Why BDG thinks its new CMS will draw readers and entice advertisers.
By Sara Jerde
Bustle Digital Group has a reputation of swooping in on media’s dying door and “saving” titles by purchasing them for pennies on the dollar. But now, the publisher is reinventing itself as a modern media organization, creating its own publication and a new and improved, custom CMS to be used across its portfolio for a cohesive feel for readers and advertisers.
BDG’s plans to save itself from the same fate as the publications it cobbled together lie in its CMS, called TypeSet, which is structured around a feature BDG is calling a “card story” format that offers the newsroom a new type of storytelling and the ad sales team a new space to entice advertisers.
The rollout of the feature comes with the launch of Input, a new tech site from Josh Topolsky, co-founder of The Verge and founder of The Outline, who joined BDG in April when BDG acquired the latter title. While the site softly rolls out today and there are no advertisers on the site, the company says branded content cards will be available come February.
Investing in the CMS and making it the company’s backbone is the next stage of BDG’s maturation. It paves the way for other merging publishers, especially as the trend of combining assets will continue with only the context of how other, traditional media conglomerates navigated the space before them.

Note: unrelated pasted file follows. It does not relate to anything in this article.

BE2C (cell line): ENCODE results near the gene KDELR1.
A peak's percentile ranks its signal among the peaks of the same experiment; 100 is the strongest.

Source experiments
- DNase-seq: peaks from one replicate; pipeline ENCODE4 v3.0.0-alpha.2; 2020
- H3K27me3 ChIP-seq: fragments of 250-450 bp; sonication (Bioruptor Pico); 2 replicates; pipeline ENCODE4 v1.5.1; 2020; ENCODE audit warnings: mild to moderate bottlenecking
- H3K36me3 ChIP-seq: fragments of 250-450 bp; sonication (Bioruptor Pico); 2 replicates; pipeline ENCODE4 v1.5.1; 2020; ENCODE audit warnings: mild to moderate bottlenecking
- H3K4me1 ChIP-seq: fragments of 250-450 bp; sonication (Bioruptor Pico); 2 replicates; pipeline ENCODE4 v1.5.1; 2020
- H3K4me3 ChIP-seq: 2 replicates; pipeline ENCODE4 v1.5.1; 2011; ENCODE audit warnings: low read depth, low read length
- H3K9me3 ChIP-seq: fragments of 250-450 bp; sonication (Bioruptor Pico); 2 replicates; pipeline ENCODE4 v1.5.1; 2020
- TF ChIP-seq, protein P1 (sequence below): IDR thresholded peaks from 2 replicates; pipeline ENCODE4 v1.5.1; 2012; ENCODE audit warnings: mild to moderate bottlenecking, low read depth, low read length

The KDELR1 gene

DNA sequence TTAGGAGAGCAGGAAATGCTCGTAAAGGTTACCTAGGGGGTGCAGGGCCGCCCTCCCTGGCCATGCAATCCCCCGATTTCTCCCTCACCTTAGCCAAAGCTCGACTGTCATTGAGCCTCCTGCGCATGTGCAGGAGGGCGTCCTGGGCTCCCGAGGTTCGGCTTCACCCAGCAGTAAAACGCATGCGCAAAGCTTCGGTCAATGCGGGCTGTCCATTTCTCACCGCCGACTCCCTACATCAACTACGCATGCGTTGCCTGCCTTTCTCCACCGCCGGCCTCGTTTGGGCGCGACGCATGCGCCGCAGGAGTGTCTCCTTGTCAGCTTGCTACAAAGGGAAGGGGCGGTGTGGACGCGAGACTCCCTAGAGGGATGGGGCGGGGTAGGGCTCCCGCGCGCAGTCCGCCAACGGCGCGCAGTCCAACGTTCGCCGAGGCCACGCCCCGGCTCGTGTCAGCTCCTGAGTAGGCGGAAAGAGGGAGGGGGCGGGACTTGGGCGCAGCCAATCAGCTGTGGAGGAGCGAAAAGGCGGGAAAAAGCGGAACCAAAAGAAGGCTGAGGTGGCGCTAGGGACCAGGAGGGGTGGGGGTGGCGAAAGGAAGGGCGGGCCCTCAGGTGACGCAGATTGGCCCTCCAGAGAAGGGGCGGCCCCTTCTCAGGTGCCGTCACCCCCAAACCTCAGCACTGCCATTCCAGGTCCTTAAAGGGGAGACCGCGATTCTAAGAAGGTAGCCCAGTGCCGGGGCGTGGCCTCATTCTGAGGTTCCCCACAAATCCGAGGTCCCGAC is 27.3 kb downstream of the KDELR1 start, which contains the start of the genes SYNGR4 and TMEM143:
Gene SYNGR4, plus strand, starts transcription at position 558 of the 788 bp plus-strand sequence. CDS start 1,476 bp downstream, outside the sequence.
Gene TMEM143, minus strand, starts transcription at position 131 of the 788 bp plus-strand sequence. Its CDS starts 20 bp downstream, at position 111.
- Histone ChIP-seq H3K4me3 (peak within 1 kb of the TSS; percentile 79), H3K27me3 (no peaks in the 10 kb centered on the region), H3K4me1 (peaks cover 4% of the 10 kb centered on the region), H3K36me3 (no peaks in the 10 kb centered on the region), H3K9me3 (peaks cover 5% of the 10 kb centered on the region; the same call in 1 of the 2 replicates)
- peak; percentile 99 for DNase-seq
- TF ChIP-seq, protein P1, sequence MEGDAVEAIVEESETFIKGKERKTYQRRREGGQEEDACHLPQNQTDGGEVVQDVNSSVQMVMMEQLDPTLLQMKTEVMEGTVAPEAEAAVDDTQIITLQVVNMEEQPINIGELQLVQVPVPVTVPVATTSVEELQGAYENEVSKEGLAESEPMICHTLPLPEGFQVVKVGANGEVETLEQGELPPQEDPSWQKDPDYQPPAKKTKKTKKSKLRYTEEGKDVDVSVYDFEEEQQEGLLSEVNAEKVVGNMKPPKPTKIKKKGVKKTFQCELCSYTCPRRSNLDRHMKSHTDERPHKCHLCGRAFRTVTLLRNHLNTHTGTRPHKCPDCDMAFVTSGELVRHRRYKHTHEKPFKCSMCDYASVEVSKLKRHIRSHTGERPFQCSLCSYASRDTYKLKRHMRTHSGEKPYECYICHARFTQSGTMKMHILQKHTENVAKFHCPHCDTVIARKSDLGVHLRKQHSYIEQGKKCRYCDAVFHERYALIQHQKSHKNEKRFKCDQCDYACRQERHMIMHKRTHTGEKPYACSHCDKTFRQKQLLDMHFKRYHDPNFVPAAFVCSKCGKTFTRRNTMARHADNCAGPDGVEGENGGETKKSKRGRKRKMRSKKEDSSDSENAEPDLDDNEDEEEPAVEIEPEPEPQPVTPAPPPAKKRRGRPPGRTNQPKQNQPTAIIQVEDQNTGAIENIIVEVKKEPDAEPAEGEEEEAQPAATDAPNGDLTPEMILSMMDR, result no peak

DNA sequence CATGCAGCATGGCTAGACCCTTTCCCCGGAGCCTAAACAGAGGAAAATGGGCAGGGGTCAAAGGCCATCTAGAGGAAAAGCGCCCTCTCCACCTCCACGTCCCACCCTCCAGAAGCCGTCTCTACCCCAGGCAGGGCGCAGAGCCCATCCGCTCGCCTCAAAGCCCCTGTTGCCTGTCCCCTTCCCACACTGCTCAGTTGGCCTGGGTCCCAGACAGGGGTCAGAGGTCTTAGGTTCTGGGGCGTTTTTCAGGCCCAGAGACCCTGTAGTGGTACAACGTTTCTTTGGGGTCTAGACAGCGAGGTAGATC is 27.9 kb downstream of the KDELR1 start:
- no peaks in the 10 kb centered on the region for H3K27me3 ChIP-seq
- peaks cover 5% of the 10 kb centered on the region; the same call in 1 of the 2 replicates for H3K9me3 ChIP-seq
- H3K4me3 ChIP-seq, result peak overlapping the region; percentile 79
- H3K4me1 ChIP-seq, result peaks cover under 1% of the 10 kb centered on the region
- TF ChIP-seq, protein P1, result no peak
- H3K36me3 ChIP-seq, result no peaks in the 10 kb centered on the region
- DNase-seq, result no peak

“It’s a really challenging time in digital media,” said Jason Wagenheim, BDG’s chief revenue officer, of the CMS’ card feature. “We know what works and what doesn’t. And we feel really confident that this is going to be a game changer.”
The current plan is to use the CMS on all of BDG’s brands by June 2020. Under that scenario, brands can advertise across BDG’s sites, including the women’s lifestyle collection—Bustle, Romper, Elite Daily, Nylon and the Zoe Report—as well as the “culture and innovation collection” under Topolsky’s editorial direction, including Mic, The Outline, Inverse and Input.
BDG’s new tech site enters an already crowded field of tech media with brands rooted in magazines like Wired, established tech websites like Recode and soon-to-be-launched tech sites like Protocol from Politico. It’s also going up against other media companies that are combining forces like Vox Media and New York Media.
It’s a business model BDG built itself on. If the 2000s were about big media consolidation—AOL/TimeWarner; NBCUniversal; CBS/Viacom (the first go ’round)—the age of digital media consolidation is upon us.
“You have all these brands and they all feed up to the parent. It’s a good model, but it isn’t the cheapest model,” said Tim Smith, IPNY’s director of communications and media planning. “The real deal becomes at what point does the model stop. At what point is there too much?”
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